Each social media site has its own culture. Every advisors needs to learn how to exist in them or risk getting lost in the crowd.
Have you ever unfriended someone on Facebook? If not, ask your kids because they have. Ask them about the storm that it creates. It is as if you slapped someone in the face
LinkedIn has the easiest out when it comes to relationship management. LinkedIn is the place for business networking but there are a lot of social rules. You do not need to accept LinkedIn requests because it is a place for business. If you receive a request not stemming from a business relationship, its acceptable, though not preferable, not to confirm. This actually helps the platform maintain its integrity through qualified connections, but, if you are looking for a new job or if you start following a company while you are at another company, this can spell disaster for you.
On LinkedIn, groups have rules that you need to follow, if you don’t, expect to get blasted by members. Remember: don’t post silly things about your personal life on LinkedIn. This is a platform is for business only.
Twitter is an underutilized social media platform for advisors. Most advisors have heard of the “Law of Large Numbers,” Twitter is the way to use that principle to draw attention to your website, blog, fan page or publication.
I have had many advisors say to me, “Shouldn’t I have a lot more followers that people I am following?” My answer would be a resounding yes if I was coaching Suzie Orman or Jim Kramer, but for most advisors, the answer is a resounding no.
Here’s why: people look at Twitter differently than Facebook, Pinterest, or LinkedIn. It is about scaling your message, if you do not follow people back; they will un-follow you. Most Twitter users have tools that have follower time bombs, which means if you do not follow them back they will immediately un-follow you.
Remember, as a newbie to Twitter and a non-Billboard topping celebrity, you need to draw attention to your message. Traditionally, people you “follow” will in turn “listen” to you. So, until you are a national celebrity, you need to follow the rules and social aspects of Twitter. Lady Gaga does not need to scale her message because her celebrity does this for her. Trust me, without that celebrity status, Ms. Gaga would be following everyone who followed her.
You do not need to have deep relationships with your Twitter followers as you would on LinkedIn or Facebook. Twitter is mean for quick bursts of information. Most people can scan through a hundred tweets in a matter of minutes. The more followers you have, the greater the opportunity for re-tweets and increased exposure.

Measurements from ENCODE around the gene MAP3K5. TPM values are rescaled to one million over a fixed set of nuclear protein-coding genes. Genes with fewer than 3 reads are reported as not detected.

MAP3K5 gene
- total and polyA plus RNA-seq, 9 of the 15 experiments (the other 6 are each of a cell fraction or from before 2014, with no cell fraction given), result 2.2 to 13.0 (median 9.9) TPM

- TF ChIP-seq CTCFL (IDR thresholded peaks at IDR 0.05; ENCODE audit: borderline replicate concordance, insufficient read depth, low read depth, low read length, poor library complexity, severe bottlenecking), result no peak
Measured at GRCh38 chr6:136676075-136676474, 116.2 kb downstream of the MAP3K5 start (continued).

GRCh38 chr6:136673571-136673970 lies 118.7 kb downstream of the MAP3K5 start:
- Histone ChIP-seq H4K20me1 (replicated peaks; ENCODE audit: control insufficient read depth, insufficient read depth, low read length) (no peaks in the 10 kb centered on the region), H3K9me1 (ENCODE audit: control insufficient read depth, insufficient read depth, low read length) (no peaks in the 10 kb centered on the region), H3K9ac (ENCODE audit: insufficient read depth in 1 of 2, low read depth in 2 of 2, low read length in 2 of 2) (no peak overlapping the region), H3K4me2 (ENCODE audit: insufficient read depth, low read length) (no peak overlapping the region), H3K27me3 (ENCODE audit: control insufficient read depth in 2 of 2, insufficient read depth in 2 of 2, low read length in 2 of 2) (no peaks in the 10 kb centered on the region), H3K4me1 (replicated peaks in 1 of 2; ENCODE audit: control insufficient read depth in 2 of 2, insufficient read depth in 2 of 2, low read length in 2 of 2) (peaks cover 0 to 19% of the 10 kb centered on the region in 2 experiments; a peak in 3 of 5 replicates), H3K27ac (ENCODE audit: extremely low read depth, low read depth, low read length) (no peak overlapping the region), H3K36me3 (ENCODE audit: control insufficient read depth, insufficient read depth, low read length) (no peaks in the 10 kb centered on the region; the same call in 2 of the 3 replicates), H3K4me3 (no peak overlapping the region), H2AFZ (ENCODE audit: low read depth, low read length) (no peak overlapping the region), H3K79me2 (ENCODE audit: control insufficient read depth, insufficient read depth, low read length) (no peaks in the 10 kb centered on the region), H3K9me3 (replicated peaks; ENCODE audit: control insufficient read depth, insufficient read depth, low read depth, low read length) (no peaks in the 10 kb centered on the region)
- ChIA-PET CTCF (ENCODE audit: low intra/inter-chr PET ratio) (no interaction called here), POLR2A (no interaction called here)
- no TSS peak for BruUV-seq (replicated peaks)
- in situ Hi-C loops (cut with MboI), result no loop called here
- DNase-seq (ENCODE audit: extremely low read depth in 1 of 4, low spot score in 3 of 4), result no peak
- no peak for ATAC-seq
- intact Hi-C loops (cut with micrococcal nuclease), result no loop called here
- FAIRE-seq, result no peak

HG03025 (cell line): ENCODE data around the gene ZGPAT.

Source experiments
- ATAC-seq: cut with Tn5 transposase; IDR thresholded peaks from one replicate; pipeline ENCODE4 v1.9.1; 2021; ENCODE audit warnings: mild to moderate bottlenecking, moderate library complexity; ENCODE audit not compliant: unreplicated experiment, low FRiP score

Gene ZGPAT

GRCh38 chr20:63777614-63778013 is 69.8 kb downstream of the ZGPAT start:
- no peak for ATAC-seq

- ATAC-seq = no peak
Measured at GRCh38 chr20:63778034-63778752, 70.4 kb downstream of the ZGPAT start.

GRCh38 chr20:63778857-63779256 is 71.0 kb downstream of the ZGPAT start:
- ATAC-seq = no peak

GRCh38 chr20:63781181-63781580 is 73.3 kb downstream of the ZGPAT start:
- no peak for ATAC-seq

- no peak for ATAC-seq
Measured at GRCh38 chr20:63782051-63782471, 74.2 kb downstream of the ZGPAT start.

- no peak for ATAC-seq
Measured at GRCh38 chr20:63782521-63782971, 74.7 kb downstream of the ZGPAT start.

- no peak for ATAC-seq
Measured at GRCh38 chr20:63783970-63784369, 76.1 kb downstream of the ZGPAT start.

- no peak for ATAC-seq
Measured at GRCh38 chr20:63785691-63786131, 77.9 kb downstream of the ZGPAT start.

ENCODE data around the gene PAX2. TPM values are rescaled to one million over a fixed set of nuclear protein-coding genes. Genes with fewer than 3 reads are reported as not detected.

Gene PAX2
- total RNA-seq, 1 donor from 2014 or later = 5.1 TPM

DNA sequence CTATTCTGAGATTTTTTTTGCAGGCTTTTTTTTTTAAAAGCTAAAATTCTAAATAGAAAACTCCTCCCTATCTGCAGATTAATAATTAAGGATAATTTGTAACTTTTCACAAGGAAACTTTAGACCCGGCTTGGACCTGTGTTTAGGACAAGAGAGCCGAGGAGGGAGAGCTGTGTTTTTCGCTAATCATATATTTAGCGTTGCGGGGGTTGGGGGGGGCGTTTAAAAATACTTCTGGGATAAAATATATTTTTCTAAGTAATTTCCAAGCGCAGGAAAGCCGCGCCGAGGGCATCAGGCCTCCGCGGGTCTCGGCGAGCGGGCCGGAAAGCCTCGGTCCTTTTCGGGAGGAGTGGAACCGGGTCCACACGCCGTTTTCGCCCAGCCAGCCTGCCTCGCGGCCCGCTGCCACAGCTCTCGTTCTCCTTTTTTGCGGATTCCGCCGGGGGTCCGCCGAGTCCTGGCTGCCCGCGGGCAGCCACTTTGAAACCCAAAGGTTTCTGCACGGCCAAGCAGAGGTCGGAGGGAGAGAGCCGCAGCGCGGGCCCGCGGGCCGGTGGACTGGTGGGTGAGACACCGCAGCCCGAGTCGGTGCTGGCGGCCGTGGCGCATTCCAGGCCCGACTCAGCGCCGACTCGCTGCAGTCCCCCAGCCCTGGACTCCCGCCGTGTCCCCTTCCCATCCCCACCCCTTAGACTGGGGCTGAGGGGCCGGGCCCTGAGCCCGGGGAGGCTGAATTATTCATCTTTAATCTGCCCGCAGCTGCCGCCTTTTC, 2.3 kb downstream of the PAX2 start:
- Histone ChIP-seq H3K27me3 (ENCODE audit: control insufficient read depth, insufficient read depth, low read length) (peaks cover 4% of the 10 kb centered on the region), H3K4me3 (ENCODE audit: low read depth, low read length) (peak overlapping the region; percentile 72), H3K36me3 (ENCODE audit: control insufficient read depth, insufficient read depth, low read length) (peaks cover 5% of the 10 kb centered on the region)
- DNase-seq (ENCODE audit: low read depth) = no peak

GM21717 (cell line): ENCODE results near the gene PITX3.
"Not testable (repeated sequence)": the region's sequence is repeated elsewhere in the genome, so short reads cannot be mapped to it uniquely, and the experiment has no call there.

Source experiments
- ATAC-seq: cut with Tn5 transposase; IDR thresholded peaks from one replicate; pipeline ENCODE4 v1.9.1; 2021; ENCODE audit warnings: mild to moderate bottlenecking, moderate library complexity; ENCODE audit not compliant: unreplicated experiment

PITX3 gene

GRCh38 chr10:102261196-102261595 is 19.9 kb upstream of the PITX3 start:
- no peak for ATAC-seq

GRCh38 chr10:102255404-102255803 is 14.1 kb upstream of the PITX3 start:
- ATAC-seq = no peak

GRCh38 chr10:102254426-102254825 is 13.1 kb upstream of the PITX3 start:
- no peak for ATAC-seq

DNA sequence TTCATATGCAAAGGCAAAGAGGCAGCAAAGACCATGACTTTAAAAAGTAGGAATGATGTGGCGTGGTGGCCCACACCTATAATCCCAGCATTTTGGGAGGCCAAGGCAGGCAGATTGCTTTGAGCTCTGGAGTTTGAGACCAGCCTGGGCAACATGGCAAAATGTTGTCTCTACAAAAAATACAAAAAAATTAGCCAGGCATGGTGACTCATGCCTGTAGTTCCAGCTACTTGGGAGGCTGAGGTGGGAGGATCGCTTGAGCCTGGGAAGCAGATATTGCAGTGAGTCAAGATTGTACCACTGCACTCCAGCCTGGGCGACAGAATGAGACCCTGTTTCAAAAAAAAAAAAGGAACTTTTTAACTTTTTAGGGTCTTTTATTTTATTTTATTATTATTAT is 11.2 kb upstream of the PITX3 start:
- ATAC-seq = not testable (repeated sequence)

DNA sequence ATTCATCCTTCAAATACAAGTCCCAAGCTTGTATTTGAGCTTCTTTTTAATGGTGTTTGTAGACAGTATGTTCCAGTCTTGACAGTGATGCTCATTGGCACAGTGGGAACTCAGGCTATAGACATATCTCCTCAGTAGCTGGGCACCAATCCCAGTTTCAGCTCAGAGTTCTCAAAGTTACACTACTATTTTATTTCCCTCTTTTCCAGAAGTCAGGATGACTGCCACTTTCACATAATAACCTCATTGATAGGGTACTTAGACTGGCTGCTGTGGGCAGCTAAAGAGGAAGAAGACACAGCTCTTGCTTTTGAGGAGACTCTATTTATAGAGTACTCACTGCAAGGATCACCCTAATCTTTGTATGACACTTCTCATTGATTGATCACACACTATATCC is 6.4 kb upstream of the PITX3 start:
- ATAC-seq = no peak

Many advisors ask, “Shouldn’t it be about quality not quantity?” Sure, but do you even have an audience now? When you do a webinar, seminar, newspaper or TV interview are you sure they are a quality audience. The answer is no, but you still get your message out and hope it falls on the right ears. If you want to ensure you are in front of the right audience at all times, hire a public relations company. That is what they do for you. Advisors need to begin by getting their messages out there. So many people need help and do not really know what advisors do. Broadcast your message for free to as many people as you can through every medium possible.
I am not advocating for you to follow every spam bot out there. The goal is not to get perfect followers; it is to gain as many followers as you can so your message can get to the right people. This is the viral power of Twitter and why I believe you should not be so picky.
You can do this with piggy back tools. Look on Twellow for those advisors, banks, or organizations you want to nest into and use Tweepi or Tweetadder to follow people who follow those Tweeps. These tools will give you an automated ability to follower your competition’s followers.
Another way to find the “right” audience is to do hashtag or keyword searches in Twitter’s search bar. This can help you discover, in real time, who is tweeting about finances or financial needs.
It is critical to learn about every social media tool, to discover how they are different, and to learn how to act in each medium. It’s the difference between standing out and being just another face in the crowd.
Matthew Halloran, MS, Certified Coach, is the co-author of the upcoming Bloomberg book, The Social Media Handbook for Financial Advisors, and is a sought after coach/consultant for Financial Advisors.